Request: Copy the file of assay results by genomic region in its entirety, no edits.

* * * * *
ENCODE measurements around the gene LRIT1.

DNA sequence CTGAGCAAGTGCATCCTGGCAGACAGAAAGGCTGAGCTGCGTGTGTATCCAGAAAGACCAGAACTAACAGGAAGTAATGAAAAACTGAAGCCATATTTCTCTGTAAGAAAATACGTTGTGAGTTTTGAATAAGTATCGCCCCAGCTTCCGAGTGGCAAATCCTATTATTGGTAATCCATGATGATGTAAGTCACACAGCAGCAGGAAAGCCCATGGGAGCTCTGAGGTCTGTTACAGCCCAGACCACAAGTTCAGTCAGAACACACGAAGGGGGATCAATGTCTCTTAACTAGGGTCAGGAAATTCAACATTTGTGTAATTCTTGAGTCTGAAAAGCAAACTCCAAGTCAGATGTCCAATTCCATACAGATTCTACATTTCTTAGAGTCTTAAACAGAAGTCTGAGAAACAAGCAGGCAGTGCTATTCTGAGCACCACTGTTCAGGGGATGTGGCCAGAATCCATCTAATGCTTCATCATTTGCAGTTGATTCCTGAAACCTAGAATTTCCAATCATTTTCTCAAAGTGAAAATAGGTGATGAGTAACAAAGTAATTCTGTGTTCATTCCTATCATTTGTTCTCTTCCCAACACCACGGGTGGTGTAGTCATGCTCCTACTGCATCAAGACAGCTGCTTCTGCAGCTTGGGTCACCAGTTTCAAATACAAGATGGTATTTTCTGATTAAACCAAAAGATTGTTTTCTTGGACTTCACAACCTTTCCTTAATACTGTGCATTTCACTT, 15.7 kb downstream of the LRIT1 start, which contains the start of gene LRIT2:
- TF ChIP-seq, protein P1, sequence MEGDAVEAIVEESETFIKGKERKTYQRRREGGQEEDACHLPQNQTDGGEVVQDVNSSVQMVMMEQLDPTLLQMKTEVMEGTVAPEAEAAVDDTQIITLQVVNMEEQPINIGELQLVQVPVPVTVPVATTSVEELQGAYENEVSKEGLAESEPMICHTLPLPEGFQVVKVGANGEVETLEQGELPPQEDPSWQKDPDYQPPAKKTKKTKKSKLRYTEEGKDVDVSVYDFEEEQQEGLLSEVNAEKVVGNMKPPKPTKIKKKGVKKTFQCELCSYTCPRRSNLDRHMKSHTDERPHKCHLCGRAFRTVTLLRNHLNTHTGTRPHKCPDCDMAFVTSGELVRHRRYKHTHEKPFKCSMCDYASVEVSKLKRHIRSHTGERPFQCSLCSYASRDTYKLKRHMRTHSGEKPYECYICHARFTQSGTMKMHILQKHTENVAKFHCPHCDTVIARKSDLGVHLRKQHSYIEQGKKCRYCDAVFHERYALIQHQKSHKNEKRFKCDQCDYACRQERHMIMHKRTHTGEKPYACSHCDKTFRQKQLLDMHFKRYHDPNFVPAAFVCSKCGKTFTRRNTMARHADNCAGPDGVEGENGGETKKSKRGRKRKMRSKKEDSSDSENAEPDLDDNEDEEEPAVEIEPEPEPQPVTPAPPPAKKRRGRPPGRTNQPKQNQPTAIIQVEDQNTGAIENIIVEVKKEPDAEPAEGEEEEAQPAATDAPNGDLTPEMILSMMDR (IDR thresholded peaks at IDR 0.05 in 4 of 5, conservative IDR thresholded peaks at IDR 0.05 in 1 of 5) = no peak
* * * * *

ENCODE measurements around the gene LRIT1.

DNA sequence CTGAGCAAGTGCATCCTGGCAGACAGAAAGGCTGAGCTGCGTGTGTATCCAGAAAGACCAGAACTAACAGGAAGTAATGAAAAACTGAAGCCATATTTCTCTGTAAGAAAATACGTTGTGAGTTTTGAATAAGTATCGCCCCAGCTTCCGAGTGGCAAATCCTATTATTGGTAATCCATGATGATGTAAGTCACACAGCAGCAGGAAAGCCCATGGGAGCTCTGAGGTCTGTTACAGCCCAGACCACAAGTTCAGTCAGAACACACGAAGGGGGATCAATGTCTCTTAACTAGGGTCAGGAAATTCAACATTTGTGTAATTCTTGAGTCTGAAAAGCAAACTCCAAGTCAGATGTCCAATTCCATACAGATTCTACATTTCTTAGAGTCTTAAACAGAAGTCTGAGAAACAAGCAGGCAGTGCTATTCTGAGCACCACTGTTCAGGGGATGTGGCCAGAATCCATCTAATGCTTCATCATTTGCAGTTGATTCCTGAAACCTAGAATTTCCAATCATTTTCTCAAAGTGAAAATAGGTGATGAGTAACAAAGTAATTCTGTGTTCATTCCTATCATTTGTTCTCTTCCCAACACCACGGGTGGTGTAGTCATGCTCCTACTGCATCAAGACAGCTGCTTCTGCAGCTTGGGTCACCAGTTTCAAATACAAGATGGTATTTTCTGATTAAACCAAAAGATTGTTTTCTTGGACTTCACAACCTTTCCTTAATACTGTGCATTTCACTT, 15.7 kb downstream of the LRIT1 start, which contains the start of gene LRIT2:
- TF ChIP-seq, protein P1, sequence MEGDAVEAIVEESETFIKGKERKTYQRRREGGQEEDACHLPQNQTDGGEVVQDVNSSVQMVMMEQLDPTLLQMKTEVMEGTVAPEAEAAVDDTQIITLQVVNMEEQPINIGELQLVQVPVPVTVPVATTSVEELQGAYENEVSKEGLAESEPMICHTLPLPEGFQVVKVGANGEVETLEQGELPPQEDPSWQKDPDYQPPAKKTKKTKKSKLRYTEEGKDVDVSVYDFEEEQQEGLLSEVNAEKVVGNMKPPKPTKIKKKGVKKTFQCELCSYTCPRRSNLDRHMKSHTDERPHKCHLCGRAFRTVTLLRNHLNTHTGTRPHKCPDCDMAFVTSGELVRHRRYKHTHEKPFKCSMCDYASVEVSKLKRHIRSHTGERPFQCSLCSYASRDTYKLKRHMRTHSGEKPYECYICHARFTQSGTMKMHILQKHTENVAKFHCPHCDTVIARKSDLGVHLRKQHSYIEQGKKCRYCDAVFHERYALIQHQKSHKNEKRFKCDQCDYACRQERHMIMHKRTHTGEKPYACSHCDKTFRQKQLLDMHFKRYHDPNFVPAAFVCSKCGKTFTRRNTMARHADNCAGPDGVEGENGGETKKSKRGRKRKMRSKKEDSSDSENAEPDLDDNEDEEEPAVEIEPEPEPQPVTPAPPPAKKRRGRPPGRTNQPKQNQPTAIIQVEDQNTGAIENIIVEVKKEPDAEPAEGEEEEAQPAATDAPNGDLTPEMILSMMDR (IDR thresholded peaks at IDR 0.05 in 4 of 5, conservative IDR thresholded peaks at IDR 0.05 in 1 of 5) = no peak